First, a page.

On the three central days of the conference week, a keynote will be delivered as the opening event to address hot topics of relevance in the conference scope.
Giovanni Battista Gallus
The laws of robotics and autonomous vehicles may be much more than three, but don't panic... yet.
(Tuesday 13th, Main room)
Abstract. The future European legal framework, which is relevant for the development of autonomous vehicles, and especially programming issues.
Short Bio.Lawyer, ISO27001 Lead Auditor, freesoftware advocate, Former President of @CircoloGT, Nexa Fellow. ITLaw, privacy, security & drones.
Copyright, Criminal, Data Protection/Privacy and IT and New Technologies law are his main areas of expertise. In the last two years, he is devoting a significant part of his pratice to the legal aspects of UAVs (drones) After a cum laude degree in Law in Italy, he moves to Great Britain for the Master of Laws in Maritime Law e Information Technology Law at the University College London – UCL. Afterwhile, he earns a PhD. In 2009 he obtains the European Certificate on Cybercrime and Electronic Evidence (ECCE). He is ISO 27001:2005 Certified Lead Auditor (Information Security Management System). Member of the Bar of Cagliari since 1996, admitted to the Supreme Court since 2009, he is a member of the Department “Informatica Giuridica” at the Università Statale of Milan and he is a teacher at the “Corso di Perfezionamento in Digital Forensics, Privacy, Cloud e Cyber Warfare” – Post-Graduate Course in Digital Forensics, Privacy, Cloud e Cyber Warfare. Fellow of Nexa Center on Internet e Society and of the Hermes Center for Transparency and Digital Human Rights. Author of several publications on the above mentioned areas and speaker at the main national and international congresses, he sides his legal profession an intense teaching activity, mainly in the field of copyright, Free/Open Source Software, data protection, IT security and digital forensics. Former President of Circolo dei Giuristi Telematici, founded in 1998, first initiative to gather IT law experts in Italy.
Behavioral Software Metrics
(Wednesday 14th, Main room)
Abstract. We show how the classical satisfaction relation between programs and requirements can be replaced by quantitative preference metrics that measure the "fit" between programs and requirements. Depending on the application, such fitness measures can include aspects of function, performance, resource consumption, and robustness.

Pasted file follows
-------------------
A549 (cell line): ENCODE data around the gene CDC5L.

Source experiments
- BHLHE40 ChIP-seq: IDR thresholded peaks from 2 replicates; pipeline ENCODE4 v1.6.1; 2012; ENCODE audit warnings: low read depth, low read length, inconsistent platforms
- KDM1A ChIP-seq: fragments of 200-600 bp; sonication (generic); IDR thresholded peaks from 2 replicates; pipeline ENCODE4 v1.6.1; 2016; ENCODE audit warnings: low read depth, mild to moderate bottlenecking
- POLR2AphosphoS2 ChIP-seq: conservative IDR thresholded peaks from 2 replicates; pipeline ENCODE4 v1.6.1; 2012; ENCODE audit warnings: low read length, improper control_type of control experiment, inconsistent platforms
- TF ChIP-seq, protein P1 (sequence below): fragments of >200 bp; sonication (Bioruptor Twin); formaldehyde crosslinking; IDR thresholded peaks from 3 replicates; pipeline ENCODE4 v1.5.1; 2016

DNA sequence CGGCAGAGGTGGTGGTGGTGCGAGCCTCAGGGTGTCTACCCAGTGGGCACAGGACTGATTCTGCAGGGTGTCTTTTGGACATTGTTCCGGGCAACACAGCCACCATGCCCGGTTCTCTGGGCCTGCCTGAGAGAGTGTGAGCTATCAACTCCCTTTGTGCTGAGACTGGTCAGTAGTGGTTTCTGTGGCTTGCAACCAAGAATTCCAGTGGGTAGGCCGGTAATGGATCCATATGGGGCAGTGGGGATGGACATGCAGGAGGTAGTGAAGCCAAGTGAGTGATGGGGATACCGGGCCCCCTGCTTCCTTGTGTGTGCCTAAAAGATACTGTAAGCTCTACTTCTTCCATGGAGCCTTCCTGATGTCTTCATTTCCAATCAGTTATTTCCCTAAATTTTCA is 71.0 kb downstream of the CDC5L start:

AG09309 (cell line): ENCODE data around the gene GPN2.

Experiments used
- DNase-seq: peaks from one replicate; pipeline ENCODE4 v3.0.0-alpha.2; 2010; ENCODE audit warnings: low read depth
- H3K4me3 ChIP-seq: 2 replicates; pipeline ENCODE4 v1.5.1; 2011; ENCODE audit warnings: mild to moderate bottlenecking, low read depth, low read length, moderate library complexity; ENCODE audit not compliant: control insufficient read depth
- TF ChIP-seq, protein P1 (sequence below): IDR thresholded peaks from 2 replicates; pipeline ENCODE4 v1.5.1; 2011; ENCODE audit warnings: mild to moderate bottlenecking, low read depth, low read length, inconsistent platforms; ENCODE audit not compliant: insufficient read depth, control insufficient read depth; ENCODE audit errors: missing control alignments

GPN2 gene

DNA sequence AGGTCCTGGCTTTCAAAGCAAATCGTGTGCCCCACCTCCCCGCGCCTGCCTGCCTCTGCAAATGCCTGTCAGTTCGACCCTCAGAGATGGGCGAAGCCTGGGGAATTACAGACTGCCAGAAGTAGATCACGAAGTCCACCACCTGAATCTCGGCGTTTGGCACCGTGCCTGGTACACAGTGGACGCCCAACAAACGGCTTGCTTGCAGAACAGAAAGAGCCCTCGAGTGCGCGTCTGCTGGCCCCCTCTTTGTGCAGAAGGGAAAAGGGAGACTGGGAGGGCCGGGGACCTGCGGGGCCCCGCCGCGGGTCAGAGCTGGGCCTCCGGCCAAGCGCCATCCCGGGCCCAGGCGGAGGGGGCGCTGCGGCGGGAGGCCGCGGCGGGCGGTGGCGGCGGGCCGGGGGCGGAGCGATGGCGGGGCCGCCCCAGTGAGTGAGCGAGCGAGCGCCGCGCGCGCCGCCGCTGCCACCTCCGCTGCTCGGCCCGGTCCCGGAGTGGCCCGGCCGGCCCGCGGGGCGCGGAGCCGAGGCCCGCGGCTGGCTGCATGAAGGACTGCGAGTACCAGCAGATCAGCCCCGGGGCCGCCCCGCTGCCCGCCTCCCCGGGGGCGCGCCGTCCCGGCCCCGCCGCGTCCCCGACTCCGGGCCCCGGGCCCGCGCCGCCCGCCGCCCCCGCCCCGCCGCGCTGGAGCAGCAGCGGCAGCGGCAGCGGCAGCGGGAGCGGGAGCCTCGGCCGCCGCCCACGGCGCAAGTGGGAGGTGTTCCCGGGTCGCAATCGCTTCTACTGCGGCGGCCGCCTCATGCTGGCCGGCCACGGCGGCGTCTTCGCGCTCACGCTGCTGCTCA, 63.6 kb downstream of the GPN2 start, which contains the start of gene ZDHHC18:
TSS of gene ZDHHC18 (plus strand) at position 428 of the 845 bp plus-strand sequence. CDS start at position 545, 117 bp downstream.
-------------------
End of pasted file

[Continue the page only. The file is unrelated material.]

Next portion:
Short Bio. Thomas A. Henzinger is president of IST Austria (Institute of Science and Technology Austria). He holds a Dipl.-Ing. degree in Computer Science from Kepler University in Linz, Austria, an M.S. degree in Computer and Information Sciences from the University of Delaware, a Ph.D. degree in Computer Science from Stanford University (1991), and a Dr.h.c. from Fourier University in Grenoble, France (2012) and from Masaryk University in Brno, Czech Republic (2015). He was Assistant Professor of Computer Science at Cornell University (1992-95), Assistant Professor (1996-97), Associate Professor (1997-98), and Professor (1998-2004) of Electrical Engineering and Computer Sciences at the University of California, Berkeley. He was also Director at the Max-Planck Institute for Computer Science in Saarbruecken, Germany (1999) and Professor of Computer and Communication Sciences at EPFL in Lausanne, Switzerland (2004-09). His research focuses on modern systems theory, especially models, algorithms, and tools for the design and verification of reliable software, hardware, and embedded systems. His HyTech tool was the first model checker for mixed discrete-continuous systems. He is an ISI highly cited researcher, a member of Academia Europaea, a member of the German Academy of Sciences (Leopoldina), a member of the Austrian Academy of Sciences, a Fellow of the AAAS, a Fellow of the ACM, and a Fellow of the IEEE. He has received the Milner Award of the Royal Society, the Wittgenstein Award of the Austrian Science Fund, and an ERC Advanced Investigator Grant.
TU Graz, Austria
Dependable Internet of Things
(Thursday 15th, Main room)
Abstract. Wireless networked embedded systems are increasingly used for safety-critical applications, where even under harsh environmental conditions dependability requirements must be met. In this talk we introduce the Dependable Things research center at TU Graz and present recent results on improving the dependability of wireless communication and localization, embedded computing, and networked control for the Internet of Things.
Short Bio.Kay Römer is professor at and director of the Institute for Technical Informatics, head of the Field of Expertise "Information, Communication & Computing", and vice dean of the Faculty of Electrical and Information Engineering at TU Graz. He obtained his doctorate in computer science from ETH Zurich in 2005 with a thesis on wireless sensor networks. As a senior researcher, he led the sensor network-related research activities of the Distributed Systems Group at ETH Zurich between 2005 and 2009. From 2009 to 2013 he held a professorship at University of Lübeck in Germany. Kay Römer is an internationally recognized expert on networked embedded systems, with research focus on wireless networking, fundamental services, operating systems, programming models, dependability, testbeds, and deployment methodology. He was the scientific coordinator of the EU FP7 FIRE project RELYonIT on dependable networking in the Internet of Things. He is currently the coordinator of the TU Graz Research Center "Dependable Internet of Things".